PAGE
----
Paul Fussell, curmudgeon par excellence, died yesterday at 88, according to The New York Times. He was one of my favorite authors ever since I giggled my way through Class around 1987, combining insightful analysis with sharp humor and, when serious, righteous and exceptionally well formulated anger.
Of his serious books, I would particularly recommend The Great War and Modern Memory, a literary analysis of how war was described before and after the first world war, for which he won the National Book Award. He wrote similar works about the second world war, as well as an analysis of American travel literature, but it is this one that stands out, the perfect companion to Sebastian Faulks’ Birdsong. His autobiography, Doing Battle: The Making of a Skeptic is very interesting – here is a video interview where he talks about it. Of his more essayistic and humorous work, Class: A Guide Through the American Status System still stands out as a superb mockery of an academic treatise lightly hiding very sharp observations of the American not-so-hidden status system. It was written in 1983, but holds up well over time – one of those books that irrevocably introduced an ironic view of America you just can’t (and won’t want to) shake.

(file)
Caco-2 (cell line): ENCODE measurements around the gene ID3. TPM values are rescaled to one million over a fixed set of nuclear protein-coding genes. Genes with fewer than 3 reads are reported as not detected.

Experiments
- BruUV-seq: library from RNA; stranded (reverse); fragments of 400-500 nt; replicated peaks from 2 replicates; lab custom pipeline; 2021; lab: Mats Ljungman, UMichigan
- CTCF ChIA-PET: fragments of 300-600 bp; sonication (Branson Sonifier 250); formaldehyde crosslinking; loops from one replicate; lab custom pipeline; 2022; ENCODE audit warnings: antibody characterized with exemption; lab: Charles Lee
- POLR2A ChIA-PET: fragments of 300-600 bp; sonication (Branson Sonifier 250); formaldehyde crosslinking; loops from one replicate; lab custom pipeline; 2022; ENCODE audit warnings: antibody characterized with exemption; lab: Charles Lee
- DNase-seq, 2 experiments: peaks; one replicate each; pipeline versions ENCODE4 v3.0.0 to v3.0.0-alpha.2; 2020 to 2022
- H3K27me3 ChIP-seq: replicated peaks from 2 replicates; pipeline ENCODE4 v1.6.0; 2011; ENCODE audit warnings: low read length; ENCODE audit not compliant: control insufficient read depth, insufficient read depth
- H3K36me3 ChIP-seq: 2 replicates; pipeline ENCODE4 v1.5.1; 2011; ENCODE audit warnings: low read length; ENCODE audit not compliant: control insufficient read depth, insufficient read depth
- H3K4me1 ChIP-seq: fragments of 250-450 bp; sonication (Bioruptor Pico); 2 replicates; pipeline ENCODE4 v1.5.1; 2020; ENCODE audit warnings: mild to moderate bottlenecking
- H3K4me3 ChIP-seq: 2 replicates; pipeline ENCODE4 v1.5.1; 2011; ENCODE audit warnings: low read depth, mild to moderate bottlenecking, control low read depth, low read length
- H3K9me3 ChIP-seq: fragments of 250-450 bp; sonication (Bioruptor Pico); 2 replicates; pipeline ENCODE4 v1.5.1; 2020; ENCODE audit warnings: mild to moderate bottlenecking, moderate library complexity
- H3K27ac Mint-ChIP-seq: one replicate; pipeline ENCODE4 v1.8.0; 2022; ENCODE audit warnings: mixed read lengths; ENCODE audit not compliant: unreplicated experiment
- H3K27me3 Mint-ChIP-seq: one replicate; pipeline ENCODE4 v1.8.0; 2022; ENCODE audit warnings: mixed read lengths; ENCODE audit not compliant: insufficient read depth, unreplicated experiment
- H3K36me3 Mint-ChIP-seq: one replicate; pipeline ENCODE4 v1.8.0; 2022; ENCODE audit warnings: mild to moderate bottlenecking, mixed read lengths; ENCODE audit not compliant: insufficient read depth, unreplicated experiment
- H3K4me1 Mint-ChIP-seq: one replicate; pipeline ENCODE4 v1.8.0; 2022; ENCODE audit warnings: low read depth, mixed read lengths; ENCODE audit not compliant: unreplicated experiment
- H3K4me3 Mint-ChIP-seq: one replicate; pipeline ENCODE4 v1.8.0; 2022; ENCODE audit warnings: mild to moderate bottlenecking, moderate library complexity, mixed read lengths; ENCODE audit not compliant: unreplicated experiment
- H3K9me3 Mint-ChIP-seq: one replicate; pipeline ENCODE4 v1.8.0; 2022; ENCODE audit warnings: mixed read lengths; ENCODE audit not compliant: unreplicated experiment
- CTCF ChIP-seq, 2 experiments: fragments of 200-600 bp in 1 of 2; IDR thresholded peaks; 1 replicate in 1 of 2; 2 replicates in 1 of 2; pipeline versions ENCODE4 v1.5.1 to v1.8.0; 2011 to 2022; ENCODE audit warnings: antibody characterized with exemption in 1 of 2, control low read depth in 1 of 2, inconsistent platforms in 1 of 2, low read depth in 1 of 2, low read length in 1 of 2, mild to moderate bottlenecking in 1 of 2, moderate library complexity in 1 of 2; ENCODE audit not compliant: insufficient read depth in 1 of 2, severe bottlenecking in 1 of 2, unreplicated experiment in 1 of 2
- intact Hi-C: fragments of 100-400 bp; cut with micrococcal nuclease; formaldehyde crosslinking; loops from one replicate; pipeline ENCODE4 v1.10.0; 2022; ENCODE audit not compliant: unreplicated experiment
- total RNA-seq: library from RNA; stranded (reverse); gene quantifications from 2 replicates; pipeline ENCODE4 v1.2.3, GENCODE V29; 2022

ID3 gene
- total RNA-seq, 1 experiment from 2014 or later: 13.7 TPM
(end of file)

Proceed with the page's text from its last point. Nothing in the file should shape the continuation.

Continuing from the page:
Fussell apparently was not an easy man to live with, but this seems to have yielded some literature as well: His first wife Betty wrote her own scathing autobiography My Kitchen Wars and his son, less scathingly, the cult tome Muscle: Confessions of an Unlikely Bodybuilder, both of which are highly readable as well.